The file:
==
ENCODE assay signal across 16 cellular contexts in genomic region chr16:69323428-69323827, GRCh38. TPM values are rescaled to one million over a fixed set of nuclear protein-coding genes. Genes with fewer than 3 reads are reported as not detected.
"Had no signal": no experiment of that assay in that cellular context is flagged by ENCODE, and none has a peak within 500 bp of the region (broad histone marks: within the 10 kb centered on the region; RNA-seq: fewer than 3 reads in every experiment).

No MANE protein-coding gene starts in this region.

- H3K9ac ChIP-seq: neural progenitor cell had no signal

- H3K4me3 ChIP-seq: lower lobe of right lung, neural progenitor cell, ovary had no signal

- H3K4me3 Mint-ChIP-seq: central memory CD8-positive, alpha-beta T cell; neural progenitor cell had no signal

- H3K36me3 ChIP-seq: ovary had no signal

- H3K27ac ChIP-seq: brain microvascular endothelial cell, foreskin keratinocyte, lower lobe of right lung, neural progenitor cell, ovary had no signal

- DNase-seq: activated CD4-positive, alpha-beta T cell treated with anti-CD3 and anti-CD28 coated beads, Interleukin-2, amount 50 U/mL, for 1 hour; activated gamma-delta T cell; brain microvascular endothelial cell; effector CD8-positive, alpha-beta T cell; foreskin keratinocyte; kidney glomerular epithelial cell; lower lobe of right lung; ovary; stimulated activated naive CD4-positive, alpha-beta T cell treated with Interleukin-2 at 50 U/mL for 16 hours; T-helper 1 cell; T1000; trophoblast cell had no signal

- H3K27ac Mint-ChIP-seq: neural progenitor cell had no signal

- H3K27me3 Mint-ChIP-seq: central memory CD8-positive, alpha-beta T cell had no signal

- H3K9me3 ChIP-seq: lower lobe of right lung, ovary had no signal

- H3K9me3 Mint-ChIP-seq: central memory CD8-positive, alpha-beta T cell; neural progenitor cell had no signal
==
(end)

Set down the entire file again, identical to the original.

ENCODE assay signal across 16 cellular contexts in genomic region chr16:69323428-69323827, GRCh38. TPM values are rescaled to one million over a fixed set of nuclear protein-coding genes. Genes with fewer than 3 reads are reported as not detected.
"Had no signal": no experiment of that assay in that cellular context is flagged by ENCODE, and none has a peak within 500 bp of the region (broad histone marks: within the 10 kb centered on the region; RNA-seq: fewer than 3 reads in every experiment).

No MANE protein-coding gene starts in this region.

- H3K9ac ChIP-seq: neural progenitor cell had no signal

- H3K4me3 ChIP-seq: lower lobe of right lung, neural progenitor cell, ovary had no signal

- H3K4me3 Mint-ChIP-seq: central memory CD8-positive, alpha-beta T cell; neural progenitor cell had no signal

- H3K36me3 ChIP-seq: ovary had no signal

- H3K27ac ChIP-seq: brain microvascular endothelial cell, foreskin keratinocyte, lower lobe of right lung, neural progenitor cell, ovary had no signal

- DNase-seq: activated CD4-positive, alpha-beta T cell treated with anti-CD3 and anti-CD28 coated beads, Interleukin-2, amount 50 U/mL, for 1 hour; activated gamma-delta T cell; brain microvascular endothelial cell; effector CD8-positive, alpha-beta T cell; foreskin keratinocyte; kidney glomerular epithelial cell; lower lobe of right lung; ovary; stimulated activated naive CD4-positive, alpha-beta T cell treated with Interleukin-2 at 50 U/mL for 16 hours; T-helper 1 cell; T1000; trophoblast cell had no signal

- H3K27ac Mint-ChIP-seq: neural progenitor cell had no signal

- H3K27me3 Mint-ChIP-seq: central memory CD8-positive, alpha-beta T cell had no signal

- H3K9me3 ChIP-seq: lower lobe of right lung, ovary had no signal

- H3K9me3 Mint-ChIP-seq: central memory CD8-positive, alpha-beta T cell; neural progenitor cell had no signal